CANADA FX DEBT-C$ pushes higher on modest commodity gains

Tue Mar 29, 2011 5:14pm EDT
 
Email This Article |
Share This Article
  • Facebook
  • LinkedIn
  • Twitter
| Print This Article
[-] Text [+]

   * C$ edges up to $1.0260
 * Bonds slide across curve as stocks gain
 * Markets focus on Fed's Bullard's comments
 (Updates to close)
 TORONTO, March 29 (Reuters) - The Canadian dollar pushed
higher against the U.S. currency on Tuesday, backed by modest
gains on equity and commodity markets, but its gain was limited
by hawkish comments by a U.S. Federal Reserve official.
 Oil prices, which often influence the direction of Canada's
commodity-linked currency, rose in thin technical trading on
lowered expectations about a quick return of Libya's
oil-exporting capabilities. [O/R]
 A pair of U.S. economic reports -- consumer confidence for
March and a survey of home prices in January -- were the latest
to suggest a loss in U.S. growth momentum early in the year,
but they also showed that the impact of high energy prices on
the U.S. economy should be temporary. [ID:nN29268691]
 "There was no strong momentum to take dollar/Canada higher
and with the data disappointment, there's been a move to more
or less cover some long U.S. dollar positions," said Jack
Spitz, managing director of foreign exchange at National Bank
Financial.
 "With equities posting gains and commodities starting to
pick up again, the market is comfortable long commodity
currencies."
 The Canadian currency CAD=D4 closed at C$0.9747 to the
U.S. dollar, or $1.0260, up from Monday's North American finish
of C$0.9766 to the U.S. dollar, or $1.0240.
 The U.S. economic data didn't have as much impact as
comments by Fed President James Bullard.
 Bullard said on Tuesday that the U.S. central bank may
normalize monetary policy before global uncertainties like the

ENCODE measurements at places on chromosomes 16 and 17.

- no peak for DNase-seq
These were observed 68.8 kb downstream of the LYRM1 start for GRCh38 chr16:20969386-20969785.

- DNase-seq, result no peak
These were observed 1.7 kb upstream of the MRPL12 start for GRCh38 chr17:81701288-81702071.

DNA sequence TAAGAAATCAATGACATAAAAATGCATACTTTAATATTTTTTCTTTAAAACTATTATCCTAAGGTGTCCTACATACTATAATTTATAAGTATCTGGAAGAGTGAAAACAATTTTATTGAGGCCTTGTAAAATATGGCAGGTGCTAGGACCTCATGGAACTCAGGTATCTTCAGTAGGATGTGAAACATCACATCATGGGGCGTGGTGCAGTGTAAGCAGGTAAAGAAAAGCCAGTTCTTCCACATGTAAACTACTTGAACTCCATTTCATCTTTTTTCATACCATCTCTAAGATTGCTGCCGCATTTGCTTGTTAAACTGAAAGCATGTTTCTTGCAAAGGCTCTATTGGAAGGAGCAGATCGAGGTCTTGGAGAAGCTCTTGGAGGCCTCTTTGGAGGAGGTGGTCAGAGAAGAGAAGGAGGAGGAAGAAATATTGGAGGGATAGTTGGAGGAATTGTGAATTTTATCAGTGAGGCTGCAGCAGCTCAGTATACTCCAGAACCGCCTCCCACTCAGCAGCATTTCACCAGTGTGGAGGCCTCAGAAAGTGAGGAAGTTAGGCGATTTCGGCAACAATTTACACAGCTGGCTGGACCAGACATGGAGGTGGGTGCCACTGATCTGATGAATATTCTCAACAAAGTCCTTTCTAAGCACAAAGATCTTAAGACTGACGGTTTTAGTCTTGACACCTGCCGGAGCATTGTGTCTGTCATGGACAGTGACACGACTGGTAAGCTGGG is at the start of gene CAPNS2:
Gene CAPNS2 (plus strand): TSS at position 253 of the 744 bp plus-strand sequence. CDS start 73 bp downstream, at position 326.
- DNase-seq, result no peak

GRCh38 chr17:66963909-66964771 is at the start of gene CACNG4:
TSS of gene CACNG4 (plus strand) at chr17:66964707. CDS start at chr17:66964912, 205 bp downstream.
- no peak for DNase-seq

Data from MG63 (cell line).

aftermath of the Japanese tsunami and earthquake and violence
in the Middle East and North Africa were resolved. The market
took that as meaning that higher U.S. interest rates may come
sooner than expected.
 Bullard's comments were stronger than the dovish remarks
made by other Fed officials on Monday, and were more in line
with central bank statements made on Friday. [ID:nN25260798]
[ID:nN28221312] [ID:nLDE72S0RJ] [FRX/]
 "It's still a while before the Fed does anything, but I
certainly think the hawkish comments are being taken to heart
by the market," said Steve Butler, director of foreign exchange
trading at Scotia Capital.
 BONDS DOWN
 Canadian government bond prices were lower across the curve
in sympathy with their U.S. counterparts as firmer equity
markets and the hawkish U.S. central bank talk took center
stage.
 The interest rate-sensitive two-year bond CA2YT=RR was 8
Canadian cents lower, yielding 1.794 percent, while the 10-year
bond CA10YT=RR lost 27 Canadian cents to yield 3.304
percent.
 Late in the afternoon, Ontario's Liberal government said
that a tight cap on spending growth will keep the country's
most populous province, and the one with the biggest economy,
on track to eliminate its budget deficit by 2017-18.
[ID:nN29293456]
 The Ontario government said its net debt would rise to
C$241.5 billion in 2011-12, up from C$217.3 billion in 2010-11.
By 2014-15, Ontario's debt to GDP ratio is seen peaking to
almost 41 percent. It also said it would look to the domestic
market to meet most of the next year's borrowing needs.
[ID:nN2929486]
 (Additional reporting by Solarina Ho; editing by Peter
Galloway)